I haven’t worn a pair of pants in nearly two weeks. Instead, every morning for the last 13 days, I’ve strapped on a Wallace Tartan Sport Kilt — named after one of Scotland’s greatest national heroes — despite having zero Scottish blood in my veins. Rather, my interest in the unbifurcated life was born in a decidedly less brave-hearted realm — the International Bear Convergence in Palm Springs — where I stumbled upon a RAV4 in the parking lot with a license plate reading “KILTER,” the frame of which explains that “the driver is one who wears a kilt.”
When The Kilter emerges from the vehicle — James Jernigan, a well-built 57-year-old software developer from nearby Cathedral City — he’s actually wearing a thong (it’s a gay bear pool party, after all), but I nonetheless inquire about the vanity plate. Turns out it’s referencing his 20-plus kilts at home, which in the sweltering Palm Springs summer months are pretty much all he wears. Still, I wonder aloud why a middle-aged gay man who works at Bank of America owns two dozen kilts.
“Two words,” he explains matter-of-factly. “Hangin’ free.”
Or regimented, as Scots refer to the practice of commando kilting.
A brief Scottish cultural history lesson: The kilt was originally a course brown and green woolen blanket, dyed using natural vegetable oils, explains Douglas Robertson, a professor of social sciences at the University of Stirling in Scotland. Its significance dates back hundreds of years, adds Alyssa Hamilton with the Kilt Society in Edinburgh. Originating in the Highlands, Hamilton says the “Great Kilt” was a practical garment whose upper half could be worn as a cloak, draped over the shoulder; as a hood, draped over the head; or even as a blanket at bedtime. The kilts we see today are essentially the bottom half of that Great Kilt.
I ask Robertson if Americans should be wary of appropriating such a beloved Scottish garment, but he shakes it off. “Tartan is ubiquitous and universal,” he answers. “While the kilt is indeed part of Scottish identity, it’s for everyone to wear. So Americans are more than welcome to strap one on.” Many other cultures have as well. For instance, school girls throughout Spain have traditionally worn tartan dresses; Indian regiments in the Raj wore kilts and played the bagpipes; Japanese fashion has long embraced the kilt; and tartan bondage trousers were core to the identity of many London punks.
But again, for Jernigan, the key to kilting is no undies. After all, he says wearing underwear beneath the bottom half of a Great Kilt would essentially transform it into a skirt, since the only distinction between kilts and skirts are that kilts are pleated in the back. Plus, as everyone knows, a “True Scotsman” wouldn’t be caught dead wearing boxer briefs under his kilt. And so, as a self-proclaimed recreational nudist, Jernigan prefers to complement his nighttime kilt with only shoes and socks and patronize establishments that permit shirtlessness. “That way, it almost feels like I’m wearing nothing at all,” he says with a grin. “It’s really hard to put pants back on after tasting that level of freedom.”
He’s not the only American to have reached this conclusion either — he’s not even the only senior IT specialist. Mikeal St. Ayre, a 50-year-old self-identifying “bi/pansexual” in Lowell, Massachusetts, wears a kilt “seven days a week, 365 days a year, except if I happen to be doing Mad Max cosplay.” The biggest benefit to kilting in his estimation is the lack of wear-and-tear on his wardrobe and nether regions, noting a lifetime of frustration with pants that ride up the crotch and split at the knees. “That doesn’t happen with a kilt,” he assures me.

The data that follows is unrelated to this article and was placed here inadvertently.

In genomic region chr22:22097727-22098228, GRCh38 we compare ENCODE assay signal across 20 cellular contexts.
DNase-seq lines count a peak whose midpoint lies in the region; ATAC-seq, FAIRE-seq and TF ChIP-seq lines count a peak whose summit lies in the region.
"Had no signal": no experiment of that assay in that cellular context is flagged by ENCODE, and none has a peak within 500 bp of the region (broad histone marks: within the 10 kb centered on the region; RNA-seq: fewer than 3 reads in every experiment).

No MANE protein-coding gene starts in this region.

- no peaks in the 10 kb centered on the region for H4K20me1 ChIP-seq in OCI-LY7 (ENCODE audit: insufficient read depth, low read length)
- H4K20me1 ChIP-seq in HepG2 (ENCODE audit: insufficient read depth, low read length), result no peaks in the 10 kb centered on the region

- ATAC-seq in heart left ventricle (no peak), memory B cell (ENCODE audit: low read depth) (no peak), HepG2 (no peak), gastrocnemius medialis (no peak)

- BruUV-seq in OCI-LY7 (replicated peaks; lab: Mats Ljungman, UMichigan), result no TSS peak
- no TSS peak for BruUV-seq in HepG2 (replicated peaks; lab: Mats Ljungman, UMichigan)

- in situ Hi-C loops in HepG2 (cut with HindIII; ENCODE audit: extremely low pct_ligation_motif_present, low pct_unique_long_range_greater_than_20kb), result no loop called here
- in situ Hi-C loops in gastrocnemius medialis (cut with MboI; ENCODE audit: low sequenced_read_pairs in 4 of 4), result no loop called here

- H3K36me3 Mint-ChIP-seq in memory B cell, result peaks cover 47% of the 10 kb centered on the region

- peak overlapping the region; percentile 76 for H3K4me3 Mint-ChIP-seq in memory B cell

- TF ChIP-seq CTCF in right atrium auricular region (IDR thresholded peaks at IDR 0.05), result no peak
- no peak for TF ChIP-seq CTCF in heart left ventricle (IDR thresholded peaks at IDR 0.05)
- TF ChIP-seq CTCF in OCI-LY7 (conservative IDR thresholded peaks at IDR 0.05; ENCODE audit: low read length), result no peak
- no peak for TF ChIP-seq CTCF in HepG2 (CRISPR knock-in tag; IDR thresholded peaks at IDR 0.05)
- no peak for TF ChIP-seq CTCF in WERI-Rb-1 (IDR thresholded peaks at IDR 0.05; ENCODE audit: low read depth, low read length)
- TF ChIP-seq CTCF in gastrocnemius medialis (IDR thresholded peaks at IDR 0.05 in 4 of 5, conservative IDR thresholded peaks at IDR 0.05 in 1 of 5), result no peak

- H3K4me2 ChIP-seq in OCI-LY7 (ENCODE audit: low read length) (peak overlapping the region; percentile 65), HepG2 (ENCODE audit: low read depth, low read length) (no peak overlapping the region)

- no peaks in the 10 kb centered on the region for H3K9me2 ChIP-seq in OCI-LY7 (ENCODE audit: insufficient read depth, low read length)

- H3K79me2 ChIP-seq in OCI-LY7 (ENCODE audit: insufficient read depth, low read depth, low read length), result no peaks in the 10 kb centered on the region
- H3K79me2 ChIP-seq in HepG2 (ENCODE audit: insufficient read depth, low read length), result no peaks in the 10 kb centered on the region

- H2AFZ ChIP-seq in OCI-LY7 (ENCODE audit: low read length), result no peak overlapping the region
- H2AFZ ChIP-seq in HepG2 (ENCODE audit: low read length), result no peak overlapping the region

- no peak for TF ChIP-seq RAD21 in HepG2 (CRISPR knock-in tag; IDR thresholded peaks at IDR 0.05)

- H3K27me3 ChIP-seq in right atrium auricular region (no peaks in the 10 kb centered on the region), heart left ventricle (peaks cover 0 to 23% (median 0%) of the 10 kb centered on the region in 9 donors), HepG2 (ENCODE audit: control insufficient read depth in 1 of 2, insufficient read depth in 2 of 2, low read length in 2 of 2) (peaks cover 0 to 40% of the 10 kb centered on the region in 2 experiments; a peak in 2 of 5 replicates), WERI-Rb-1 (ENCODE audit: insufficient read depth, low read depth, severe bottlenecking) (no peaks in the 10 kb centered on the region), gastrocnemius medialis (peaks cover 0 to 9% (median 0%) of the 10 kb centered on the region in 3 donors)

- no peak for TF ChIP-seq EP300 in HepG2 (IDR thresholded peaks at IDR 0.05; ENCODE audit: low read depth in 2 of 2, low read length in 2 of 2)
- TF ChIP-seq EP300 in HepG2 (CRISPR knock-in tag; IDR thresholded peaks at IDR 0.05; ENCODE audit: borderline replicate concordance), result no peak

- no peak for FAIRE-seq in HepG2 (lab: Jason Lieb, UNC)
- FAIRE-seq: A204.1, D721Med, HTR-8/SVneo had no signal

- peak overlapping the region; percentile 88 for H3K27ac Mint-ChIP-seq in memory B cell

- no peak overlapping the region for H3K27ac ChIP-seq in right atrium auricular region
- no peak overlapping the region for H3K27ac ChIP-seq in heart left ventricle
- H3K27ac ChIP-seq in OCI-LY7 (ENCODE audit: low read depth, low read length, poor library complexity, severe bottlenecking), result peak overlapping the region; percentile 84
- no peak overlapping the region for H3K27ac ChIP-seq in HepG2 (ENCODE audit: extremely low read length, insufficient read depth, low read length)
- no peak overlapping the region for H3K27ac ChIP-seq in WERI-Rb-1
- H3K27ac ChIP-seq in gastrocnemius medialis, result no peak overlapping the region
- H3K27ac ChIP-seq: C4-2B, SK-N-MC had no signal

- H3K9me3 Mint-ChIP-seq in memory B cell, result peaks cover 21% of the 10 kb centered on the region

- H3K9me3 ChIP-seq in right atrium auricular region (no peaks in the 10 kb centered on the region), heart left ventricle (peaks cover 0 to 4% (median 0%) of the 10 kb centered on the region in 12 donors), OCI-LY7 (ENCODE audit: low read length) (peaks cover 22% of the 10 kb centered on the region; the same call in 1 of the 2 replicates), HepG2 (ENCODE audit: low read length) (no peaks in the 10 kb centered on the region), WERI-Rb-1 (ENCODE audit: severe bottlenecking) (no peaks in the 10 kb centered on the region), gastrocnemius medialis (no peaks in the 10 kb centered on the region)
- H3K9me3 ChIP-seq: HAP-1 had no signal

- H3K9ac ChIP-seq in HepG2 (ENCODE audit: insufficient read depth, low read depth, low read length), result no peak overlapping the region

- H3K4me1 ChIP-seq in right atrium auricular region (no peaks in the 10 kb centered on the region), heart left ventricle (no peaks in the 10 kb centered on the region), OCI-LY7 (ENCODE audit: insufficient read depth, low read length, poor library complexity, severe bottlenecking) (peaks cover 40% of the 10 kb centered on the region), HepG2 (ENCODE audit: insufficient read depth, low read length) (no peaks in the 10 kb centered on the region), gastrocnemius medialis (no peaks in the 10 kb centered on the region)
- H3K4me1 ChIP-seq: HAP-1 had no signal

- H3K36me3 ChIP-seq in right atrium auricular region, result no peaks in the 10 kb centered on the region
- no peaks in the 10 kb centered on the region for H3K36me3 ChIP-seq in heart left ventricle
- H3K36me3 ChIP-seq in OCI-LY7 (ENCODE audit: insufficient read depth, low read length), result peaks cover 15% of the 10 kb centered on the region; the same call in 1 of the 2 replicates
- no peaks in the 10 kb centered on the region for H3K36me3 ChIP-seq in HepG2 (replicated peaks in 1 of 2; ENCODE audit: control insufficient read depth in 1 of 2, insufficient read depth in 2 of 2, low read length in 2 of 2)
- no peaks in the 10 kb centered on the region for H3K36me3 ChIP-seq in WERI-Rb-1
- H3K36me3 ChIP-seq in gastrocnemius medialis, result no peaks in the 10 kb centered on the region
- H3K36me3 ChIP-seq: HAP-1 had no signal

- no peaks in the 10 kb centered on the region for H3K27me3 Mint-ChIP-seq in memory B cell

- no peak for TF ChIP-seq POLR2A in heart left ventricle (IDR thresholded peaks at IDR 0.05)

Since the turn of the 21st century both St. Ayre and Jernigan have noticed a marked increase in kilted American men, albeit for varying reasons, which they mainly attribute to a growing acceptance of nontraditional clothing; the embrace of gender nonconformity; and most significantly, the accessible price point of offerings from the likes of Sport Kilt, Utilikilts and cheap imports from Pakistan, the latter of which can be found for as little as $100 for a box of 10.
As a result, Kevin Thompson — a 43-year-old author of Kiltology Volume 1: Words of Wisdom for the Kilted Universe and Kiltology Volume 2: A Few Drams Later, a combined 700-page collection of years’ worth of daily posts about kilts — believes there’s “no doubt” we’re approaching peak kilt in America today. “Just look back 15 years to when I started wearing a kilt,” he suggests. “You’d be hard-pressed to find it in popular culture outside of Scottish celebrities. Now the lead singer from Korn wears a kilt. Snoop Dogg’s in a kilt. Most fashion shows will invariably include some version of a kilt. And on the red carpet, odds are someone’s gonna try to do something kilt-related to garner attention.”
In 2007, Thompson sought to garner some communal attention by forming the Brotherhood of the Kilt, “an organization dedicated to the kilt and the people who wear it,” hoping to build a community of men (and a few women) who provide and receive support from likeminded individuals. Twelve years later, he appears to have succeeded: The Facebook group has more than 5,000 members — and an additional couple thousand on the website — both of which Thompson proudly notes have “grown significantly in recent months.”
Still, when wearing a kilt in public, he warns, “You’re going to be asked things like, ‘Do you know Bob McDonald (or someone else’s name). He lives 80 miles from you. Do you hang out on a regular basis? I heard he has a kilt.’ That happens fairly often. Generally, the answer is no. But it does give you a little insight so you can say, ‘Hey, wait a minute! There’s another guy in a kilt that I haven’t met in the area?!’”